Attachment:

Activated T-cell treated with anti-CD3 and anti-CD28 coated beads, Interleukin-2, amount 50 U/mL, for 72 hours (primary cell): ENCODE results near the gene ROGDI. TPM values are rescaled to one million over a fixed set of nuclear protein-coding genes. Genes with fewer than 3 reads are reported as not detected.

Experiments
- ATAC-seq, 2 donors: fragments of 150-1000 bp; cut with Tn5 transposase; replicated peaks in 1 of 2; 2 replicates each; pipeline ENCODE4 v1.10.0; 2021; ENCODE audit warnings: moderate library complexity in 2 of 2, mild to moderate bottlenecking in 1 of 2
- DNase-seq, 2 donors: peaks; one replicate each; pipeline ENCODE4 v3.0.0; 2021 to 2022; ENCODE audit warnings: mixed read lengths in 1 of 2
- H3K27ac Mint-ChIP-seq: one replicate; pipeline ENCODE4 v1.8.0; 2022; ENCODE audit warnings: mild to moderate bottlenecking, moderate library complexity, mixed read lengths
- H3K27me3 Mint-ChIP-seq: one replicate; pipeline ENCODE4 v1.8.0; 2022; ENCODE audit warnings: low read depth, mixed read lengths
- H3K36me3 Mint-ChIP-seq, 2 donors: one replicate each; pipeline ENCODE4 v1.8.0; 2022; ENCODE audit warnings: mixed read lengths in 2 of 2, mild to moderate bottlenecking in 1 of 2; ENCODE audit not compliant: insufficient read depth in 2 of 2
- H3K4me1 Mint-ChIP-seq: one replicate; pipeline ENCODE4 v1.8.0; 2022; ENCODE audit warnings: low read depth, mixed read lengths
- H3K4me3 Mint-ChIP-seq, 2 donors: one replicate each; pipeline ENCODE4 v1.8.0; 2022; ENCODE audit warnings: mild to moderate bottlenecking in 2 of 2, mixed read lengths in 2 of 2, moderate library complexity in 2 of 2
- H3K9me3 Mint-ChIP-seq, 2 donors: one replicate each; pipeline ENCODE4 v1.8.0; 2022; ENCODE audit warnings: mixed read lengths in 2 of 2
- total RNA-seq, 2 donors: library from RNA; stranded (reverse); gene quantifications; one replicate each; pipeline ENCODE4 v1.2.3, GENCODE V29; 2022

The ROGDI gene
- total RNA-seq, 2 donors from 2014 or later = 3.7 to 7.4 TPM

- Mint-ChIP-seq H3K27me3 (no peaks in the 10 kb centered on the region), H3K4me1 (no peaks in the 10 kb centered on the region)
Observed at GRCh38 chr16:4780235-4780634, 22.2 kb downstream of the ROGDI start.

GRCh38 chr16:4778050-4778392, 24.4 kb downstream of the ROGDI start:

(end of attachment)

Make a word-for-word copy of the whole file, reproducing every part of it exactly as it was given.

Activated T-cell treated with anti-CD3 and anti-CD28 coated beads, Interleukin-2, amount 50 U/mL, for 72 hours (primary cell): ENCODE results near the gene ROGDI. TPM values are rescaled to one million over a fixed set of nuclear protein-coding genes. Genes with fewer than 3 reads are reported as not detected.

Experiments
- ATAC-seq, 2 donors: fragments of 150-1000 bp; cut with Tn5 transposase; replicated peaks in 1 of 2; 2 replicates each; pipeline ENCODE4 v1.10.0; 2021; ENCODE audit warnings: moderate library complexity in 2 of 2, mild to moderate bottlenecking in 1 of 2
- DNase-seq, 2 donors: peaks; one replicate each; pipeline ENCODE4 v3.0.0; 2021 to 2022; ENCODE audit warnings: mixed read lengths in 1 of 2
- H3K27ac Mint-ChIP-seq: one replicate; pipeline ENCODE4 v1.8.0; 2022; ENCODE audit warnings: mild to moderate bottlenecking, moderate library complexity, mixed read lengths
- H3K27me3 Mint-ChIP-seq: one replicate; pipeline ENCODE4 v1.8.0; 2022; ENCODE audit warnings: low read depth, mixed read lengths
- H3K36me3 Mint-ChIP-seq, 2 donors: one replicate each; pipeline ENCODE4 v1.8.0; 2022; ENCODE audit warnings: mixed read lengths in 2 of 2, mild to moderate bottlenecking in 1 of 2; ENCODE audit not compliant: insufficient read depth in 2 of 2
- H3K4me1 Mint-ChIP-seq: one replicate; pipeline ENCODE4 v1.8.0; 2022; ENCODE audit warnings: low read depth, mixed read lengths
- H3K4me3 Mint-ChIP-seq, 2 donors: one replicate each; pipeline ENCODE4 v1.8.0; 2022; ENCODE audit warnings: mild to moderate bottlenecking in 2 of 2, mixed read lengths in 2 of 2, moderate library complexity in 2 of 2
- H3K9me3 Mint-ChIP-seq, 2 donors: one replicate each; pipeline ENCODE4 v1.8.0; 2022; ENCODE audit warnings: mixed read lengths in 2 of 2
- total RNA-seq, 2 donors: library from RNA; stranded (reverse); gene quantifications; one replicate each; pipeline ENCODE4 v1.2.3, GENCODE V29; 2022

The ROGDI gene
- total RNA-seq, 2 donors from 2014 or later = 3.7 to 7.4 TPM

- Mint-ChIP-seq H3K27me3 (no peaks in the 10 kb centered on the region), H3K4me1 (no peaks in the 10 kb centered on the region)
Observed at GRCh38 chr16:4780235-4780634, 22.2 kb downstream of the ROGDI start.

GRCh38 chr16:4778050-4778392, 24.4 kb downstream of the ROGDI start: